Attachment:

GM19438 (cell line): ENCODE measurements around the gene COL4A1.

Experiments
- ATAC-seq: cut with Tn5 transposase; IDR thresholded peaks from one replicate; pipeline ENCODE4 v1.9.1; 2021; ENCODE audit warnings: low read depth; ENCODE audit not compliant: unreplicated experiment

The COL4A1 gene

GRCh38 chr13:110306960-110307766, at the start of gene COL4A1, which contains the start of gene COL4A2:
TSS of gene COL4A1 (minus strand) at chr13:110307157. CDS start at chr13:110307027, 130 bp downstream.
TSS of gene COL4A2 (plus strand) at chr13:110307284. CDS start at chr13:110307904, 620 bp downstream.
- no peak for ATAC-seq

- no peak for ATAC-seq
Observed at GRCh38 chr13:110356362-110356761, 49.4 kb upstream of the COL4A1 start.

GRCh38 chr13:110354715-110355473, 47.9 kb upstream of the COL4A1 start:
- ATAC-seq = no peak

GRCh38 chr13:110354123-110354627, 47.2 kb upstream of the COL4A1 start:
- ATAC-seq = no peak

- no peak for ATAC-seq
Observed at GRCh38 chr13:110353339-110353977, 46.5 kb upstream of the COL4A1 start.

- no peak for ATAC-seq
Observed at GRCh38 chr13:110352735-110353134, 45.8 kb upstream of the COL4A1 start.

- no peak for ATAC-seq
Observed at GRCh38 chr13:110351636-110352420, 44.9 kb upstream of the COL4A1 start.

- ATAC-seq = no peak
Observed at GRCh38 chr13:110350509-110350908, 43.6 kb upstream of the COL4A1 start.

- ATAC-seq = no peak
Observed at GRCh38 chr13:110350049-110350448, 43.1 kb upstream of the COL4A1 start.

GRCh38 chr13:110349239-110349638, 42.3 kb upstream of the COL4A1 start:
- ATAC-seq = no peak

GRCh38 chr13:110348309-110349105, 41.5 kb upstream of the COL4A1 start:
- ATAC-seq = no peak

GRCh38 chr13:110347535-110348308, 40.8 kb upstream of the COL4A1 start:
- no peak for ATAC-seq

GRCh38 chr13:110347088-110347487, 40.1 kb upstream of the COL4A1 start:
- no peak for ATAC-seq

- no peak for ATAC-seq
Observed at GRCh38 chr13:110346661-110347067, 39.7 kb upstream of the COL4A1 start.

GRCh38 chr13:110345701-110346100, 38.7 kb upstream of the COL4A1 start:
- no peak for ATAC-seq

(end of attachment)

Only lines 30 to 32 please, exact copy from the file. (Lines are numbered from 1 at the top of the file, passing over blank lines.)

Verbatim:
- no peak for ATAC-seq

GRCh38 chr13:110347088-110347487, 40.1 kb upstream of the COL4A1 start:
- no peak for ATAC-seq